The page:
Sunday afternoon, one of my students who is also a 4-H member, came out to visit and become familiar with the alpacas. She would like to show one of them at the fair next summer as her project so I invited her to come out and begin to work with them. We felt that it was time for the recommended periodic body score. This involves corraling them into one place, in this case the stable, and one of us holds them steady while the other runs their hands over the animal's back to check for muscle mass alongside their spine and all down the back. My student, Rich, and myself herded the girls into the corner of the stable behind the hay rack. Rich grabbed Took around the neck and the 4-H'er and I felt down the length of her back. But baby Mango surprised all three of us when she did a standing leap over the 3' tall hay rack and out of the corner into the open space! She wasn't going to hang around and be pawed over by any humans. We finished off the body scoring with Leeza and Firenze then decided to halter Leeza and work a bit on leading her around with a leash. With a little hesitation at first, Leeza cooperated and we had a successful training session for both girl and animal!

Thursday, December 6, 2012


We had our first vet visit yesterday. It was a little sooner than we had planned because Firenze seemed to have developed intestinal problems. I could tell when I shoveled the pasture that one of the girls had a problem but it took two days and several sessions of watching them to catch her in the act if you will. We called the vet right away yesterday morning and he came out in the early afternoon. He took a sample to send for testing and we haven't heard back from him yet. He didn't seem to be overly worried. He checked out all of the girls while he was here and they all seem to be healthy. Firenze, as I suspected, is a little underweight so the vet prescribed a richer feed blend for her. We knew from her records that she has a history of difficulty keeping her weight up when she is pregnant so we have been watching her closely. She is a very healthy eater and always eager to have a sweet feed snack from the pan or from our hands. That's what made it so easy to put her harness on her and walk her around.

Tonight, after school, I went out to the pasture to spend some time with the girls. Of course, I took a  bag of sweet feed to try to tempt them. But today was such a beautiful, sunny, cold day that they were perfectly content to graze in the pasture while I talked to them. The real bonus though was that while I was leaning on the fence humming and talking to the girls our local bald eagle did a lazy, circling fly over the pasture and the barns. He caught a thermal and circled a couple of times before flying off into the woods. How lucky I am to be living in such a beautiful place!

Saturday, December 1, 2012


Rich and I went out early this morning at about sunup to feed the girls, as usual. In spite of my usual pre-coffee brain fog I remembered to take the camera with me this time. They head toward the barn as soon as they hear us slide the door open and when Rich taps the side of the galvanized bucket that he has measured out for feed they come running. He distributed the feed to the four bins and I moved deeper into the back of the stable with the camera. The girls refused to come all the way in as long as Callie dog was loitering outside the stable gate so Rich took her inside the shop with him when he went in to fire up the old wood stove. The alpaca girls rushed in and glanced at me then began hungrily gobbling up their food, only pausing to lift their heads up to swallow, quickly glance my way and return to their feed bins. I snapped a few dozen pictures trying to get just one with all of their heads down in the bin. Here are the two best snaps.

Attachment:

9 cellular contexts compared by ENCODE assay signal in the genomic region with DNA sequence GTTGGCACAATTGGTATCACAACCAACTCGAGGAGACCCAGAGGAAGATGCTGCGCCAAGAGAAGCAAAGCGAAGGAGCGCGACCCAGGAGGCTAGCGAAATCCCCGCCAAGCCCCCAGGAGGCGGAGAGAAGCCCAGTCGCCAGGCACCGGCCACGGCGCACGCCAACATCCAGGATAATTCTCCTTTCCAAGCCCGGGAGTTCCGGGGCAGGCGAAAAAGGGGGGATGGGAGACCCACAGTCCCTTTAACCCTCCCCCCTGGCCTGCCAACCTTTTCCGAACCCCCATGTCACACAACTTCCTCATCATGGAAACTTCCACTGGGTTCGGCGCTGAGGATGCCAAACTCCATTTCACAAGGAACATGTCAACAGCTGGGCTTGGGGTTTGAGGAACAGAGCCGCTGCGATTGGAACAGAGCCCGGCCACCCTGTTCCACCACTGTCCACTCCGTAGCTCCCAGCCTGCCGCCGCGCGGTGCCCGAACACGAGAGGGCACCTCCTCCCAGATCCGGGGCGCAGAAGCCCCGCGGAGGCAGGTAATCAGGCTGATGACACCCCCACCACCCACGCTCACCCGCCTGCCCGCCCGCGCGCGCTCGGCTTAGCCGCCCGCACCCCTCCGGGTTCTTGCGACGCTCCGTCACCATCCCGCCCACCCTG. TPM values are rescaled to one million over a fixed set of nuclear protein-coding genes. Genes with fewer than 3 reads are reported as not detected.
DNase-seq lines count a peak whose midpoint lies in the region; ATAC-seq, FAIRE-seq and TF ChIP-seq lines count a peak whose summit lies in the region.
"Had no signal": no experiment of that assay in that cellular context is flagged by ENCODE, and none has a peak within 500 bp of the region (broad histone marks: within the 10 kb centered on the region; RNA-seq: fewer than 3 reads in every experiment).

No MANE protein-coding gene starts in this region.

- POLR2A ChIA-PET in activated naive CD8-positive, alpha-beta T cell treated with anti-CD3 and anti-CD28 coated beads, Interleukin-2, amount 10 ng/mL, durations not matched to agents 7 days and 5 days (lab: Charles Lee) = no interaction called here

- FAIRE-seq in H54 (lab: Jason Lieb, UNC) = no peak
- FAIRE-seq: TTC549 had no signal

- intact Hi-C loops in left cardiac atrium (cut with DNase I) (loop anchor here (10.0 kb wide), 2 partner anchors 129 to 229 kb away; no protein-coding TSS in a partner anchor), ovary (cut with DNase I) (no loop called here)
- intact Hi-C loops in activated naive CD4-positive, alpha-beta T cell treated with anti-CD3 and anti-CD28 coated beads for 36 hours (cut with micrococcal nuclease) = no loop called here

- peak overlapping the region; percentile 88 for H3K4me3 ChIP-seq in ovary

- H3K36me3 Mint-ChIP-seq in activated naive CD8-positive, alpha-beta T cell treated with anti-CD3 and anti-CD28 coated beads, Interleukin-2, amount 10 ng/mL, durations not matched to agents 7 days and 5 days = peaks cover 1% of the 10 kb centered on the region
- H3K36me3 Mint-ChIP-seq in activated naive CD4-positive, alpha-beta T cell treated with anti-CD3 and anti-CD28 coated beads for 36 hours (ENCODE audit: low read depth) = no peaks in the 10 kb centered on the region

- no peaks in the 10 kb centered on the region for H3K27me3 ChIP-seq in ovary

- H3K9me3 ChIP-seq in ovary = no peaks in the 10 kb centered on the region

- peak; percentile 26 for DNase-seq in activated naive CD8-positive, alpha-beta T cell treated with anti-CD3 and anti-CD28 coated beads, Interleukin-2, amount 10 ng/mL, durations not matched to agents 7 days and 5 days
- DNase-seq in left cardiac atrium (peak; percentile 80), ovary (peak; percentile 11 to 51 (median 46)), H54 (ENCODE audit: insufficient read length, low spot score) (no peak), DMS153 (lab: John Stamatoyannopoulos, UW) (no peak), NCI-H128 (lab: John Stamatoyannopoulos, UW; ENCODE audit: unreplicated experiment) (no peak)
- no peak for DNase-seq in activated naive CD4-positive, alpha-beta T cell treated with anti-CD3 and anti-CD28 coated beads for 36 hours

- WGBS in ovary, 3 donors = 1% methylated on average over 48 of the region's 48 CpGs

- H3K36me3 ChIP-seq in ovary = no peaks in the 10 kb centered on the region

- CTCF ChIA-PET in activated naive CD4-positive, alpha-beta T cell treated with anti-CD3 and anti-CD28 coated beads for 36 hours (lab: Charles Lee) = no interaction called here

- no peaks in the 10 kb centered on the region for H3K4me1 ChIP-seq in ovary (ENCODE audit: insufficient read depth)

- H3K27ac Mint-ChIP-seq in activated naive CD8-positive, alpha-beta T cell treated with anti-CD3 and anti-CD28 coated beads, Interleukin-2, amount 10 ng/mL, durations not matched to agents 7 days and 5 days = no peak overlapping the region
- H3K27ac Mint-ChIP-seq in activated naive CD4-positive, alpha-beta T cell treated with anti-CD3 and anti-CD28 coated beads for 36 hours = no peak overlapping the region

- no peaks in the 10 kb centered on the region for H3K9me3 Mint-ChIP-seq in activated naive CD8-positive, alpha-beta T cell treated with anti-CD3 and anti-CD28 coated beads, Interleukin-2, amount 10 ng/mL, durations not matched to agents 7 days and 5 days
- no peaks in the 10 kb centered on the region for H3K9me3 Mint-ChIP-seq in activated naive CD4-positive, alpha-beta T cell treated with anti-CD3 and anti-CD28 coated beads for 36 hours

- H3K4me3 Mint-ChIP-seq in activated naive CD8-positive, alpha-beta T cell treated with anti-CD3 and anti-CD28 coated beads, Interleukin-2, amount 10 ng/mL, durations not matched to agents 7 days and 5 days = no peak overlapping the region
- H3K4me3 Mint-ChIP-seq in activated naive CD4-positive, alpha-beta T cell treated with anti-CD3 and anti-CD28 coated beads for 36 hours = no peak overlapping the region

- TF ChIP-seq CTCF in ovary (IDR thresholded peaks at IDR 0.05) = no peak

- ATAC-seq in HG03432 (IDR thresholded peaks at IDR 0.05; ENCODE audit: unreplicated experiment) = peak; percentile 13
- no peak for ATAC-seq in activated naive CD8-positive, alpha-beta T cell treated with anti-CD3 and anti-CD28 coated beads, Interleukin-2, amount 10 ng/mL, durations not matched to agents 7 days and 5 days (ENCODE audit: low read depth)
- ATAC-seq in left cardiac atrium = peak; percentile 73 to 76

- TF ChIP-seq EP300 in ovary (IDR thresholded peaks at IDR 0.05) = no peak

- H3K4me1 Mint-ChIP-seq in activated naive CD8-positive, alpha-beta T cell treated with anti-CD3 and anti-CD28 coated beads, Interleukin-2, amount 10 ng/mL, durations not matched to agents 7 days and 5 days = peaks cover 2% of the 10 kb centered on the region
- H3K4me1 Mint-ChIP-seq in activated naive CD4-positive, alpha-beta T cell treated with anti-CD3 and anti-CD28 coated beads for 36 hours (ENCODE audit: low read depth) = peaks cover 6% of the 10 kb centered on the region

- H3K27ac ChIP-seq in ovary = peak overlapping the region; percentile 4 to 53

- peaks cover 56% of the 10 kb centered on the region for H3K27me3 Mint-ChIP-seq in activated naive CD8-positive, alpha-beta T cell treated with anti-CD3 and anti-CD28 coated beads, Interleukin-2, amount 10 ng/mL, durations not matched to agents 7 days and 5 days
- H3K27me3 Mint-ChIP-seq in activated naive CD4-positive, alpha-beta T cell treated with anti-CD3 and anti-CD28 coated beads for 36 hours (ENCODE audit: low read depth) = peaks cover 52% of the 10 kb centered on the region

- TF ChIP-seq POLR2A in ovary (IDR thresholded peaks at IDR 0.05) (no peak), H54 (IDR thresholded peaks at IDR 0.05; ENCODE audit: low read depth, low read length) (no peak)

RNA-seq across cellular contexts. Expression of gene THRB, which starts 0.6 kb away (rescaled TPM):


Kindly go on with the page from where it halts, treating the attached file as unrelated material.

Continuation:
It was such a beautiful day for December; sunny and 55 degrees outside with a slight breeze. Because of this we were feeling optimistic and decided to try putting a halter on one of the girls. I put the largest of our halters in one pocket and the old pink dog lead in the other and headed out to the catch pen. I loosened the gate and closed it about 3/4 of the way and then went inside. Rich brought out a generous handful of sweet feed and put it into the feed pan in the pen and he then waited just outside the gate. Sure enough, all four girls came running. They love the sweet feed and associate it with the red feed pan or an outstretched hand. Rich pulled the gate shut with himself on the inside. When the girls discovered that we were all closed in they were only momentarily taken aback. They finished the treat in the feed pan and stood looking at us as if to say, "What next?" Rich put his arms around Firenze's neck and held her while I put the harness over her nose and fastened it behind her head. I snapped on the lead, handed it to Rich and opened the gate. Took, Mango and Leeza rushed out but Firenze stood patiently waiting for Rich to lead. When he walked out she followed calmly, without  any resistance as he led her around the pasture. When it was my turn, she followed just as patiently as I led her around the pasture.

Firenze is such a wise, patient and beautiful animal. She has only been here for a week and has settled in quite comfortably. It's as if she has lived here much longer. They whole dynamics of the herd has changed and even Leeza seems happier now that she has an "older wiser woman" to guide her. All four of the girls will now come up to us and eat out of our hand. Also, they all will approach any visitors at the fence now. Success feels good and so does having their trust.